Business has been steady rather than spectacular, and we have sold several bits and pieces, none of them book related, and bought some chapbooks. We are trying to gather a complete set of halfpenny chapbooks produced for children, printed in York in the 1820’s. It seems a lockdownish sort of thing to do. I am rather interested in how the printer used the woodblock illustrations. Quite a few do not relate to the text in any obvious way, some were reused for cover illustrations, or repeated in different chapbooks, and when I find some time I will chart the woodcuts and where they appear. The fact that the tiny little books have survived at all seems miraculous; that they have survived in almost new condition more so.
In the world outside, the first few older folk are enjoying their fifteen minutes of fame by being the first people to be inoculated, after the thousands of volunteers who have participated in trials over the past months - rather brave and selfless people I feel. Various conspiracy theories seem to be circulating about the vaccination program. I saw one young woman on the television news saying that she had heard that the government was secretly adding things to the vaccinations.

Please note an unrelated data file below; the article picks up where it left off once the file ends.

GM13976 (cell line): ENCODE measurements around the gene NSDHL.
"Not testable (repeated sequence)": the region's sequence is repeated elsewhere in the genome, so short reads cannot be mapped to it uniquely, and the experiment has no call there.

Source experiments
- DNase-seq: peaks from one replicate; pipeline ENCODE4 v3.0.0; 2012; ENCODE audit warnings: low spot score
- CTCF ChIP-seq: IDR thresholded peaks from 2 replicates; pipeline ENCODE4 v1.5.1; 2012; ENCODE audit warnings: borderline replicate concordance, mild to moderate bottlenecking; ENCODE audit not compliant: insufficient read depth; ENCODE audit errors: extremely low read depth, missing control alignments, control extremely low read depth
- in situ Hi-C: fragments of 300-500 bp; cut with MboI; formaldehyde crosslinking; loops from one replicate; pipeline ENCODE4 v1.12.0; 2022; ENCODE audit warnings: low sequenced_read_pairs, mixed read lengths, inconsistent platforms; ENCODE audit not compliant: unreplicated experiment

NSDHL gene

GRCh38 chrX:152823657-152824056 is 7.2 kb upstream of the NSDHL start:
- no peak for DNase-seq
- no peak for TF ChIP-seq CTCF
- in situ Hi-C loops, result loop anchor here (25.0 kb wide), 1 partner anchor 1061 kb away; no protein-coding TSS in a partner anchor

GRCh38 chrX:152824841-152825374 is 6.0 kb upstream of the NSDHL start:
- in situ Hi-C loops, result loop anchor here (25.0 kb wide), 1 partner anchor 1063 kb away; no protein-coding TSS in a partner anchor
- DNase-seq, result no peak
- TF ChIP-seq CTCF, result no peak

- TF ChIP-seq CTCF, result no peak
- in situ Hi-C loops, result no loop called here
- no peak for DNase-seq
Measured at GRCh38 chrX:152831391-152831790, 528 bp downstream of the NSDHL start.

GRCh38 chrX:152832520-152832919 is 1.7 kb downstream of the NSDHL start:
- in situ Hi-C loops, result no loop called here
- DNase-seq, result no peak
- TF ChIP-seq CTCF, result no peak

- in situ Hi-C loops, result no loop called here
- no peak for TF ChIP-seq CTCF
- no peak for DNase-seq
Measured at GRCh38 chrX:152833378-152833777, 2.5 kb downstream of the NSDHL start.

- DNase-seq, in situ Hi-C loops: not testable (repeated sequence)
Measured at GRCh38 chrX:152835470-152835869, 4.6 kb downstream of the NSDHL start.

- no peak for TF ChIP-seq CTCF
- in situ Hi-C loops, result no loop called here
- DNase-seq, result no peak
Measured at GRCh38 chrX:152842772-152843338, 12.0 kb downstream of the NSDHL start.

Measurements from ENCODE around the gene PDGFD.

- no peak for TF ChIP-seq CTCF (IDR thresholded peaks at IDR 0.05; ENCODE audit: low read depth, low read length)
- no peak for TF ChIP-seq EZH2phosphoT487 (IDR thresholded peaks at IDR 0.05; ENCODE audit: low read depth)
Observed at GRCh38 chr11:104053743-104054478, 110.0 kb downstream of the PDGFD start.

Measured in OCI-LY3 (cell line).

You can only hope they are injecting us with a serum which provides immunity to the no-deal-Brexit disaster that might be about to befall us. But not to worry, hedge fund managers will be making wads of cash out of it, so that’s all right then.
My feelings on paper
Barbara Warsop, Sheffield, Yorkshire
During this time before Christmas I am feeling a little maudlin and angry, all emotions coming to the fore.
Thinking of Catherine and my daughters going through the change of life.
I am over that thank goodness
A Woman's Lot - Sods Law
Just when our children are going through teenage problems, when parents may need looking after or we are needed to babysit grandchildren, women are going through the change of life, suffering a cruel natural occurrence.
RANT On this year of the Covid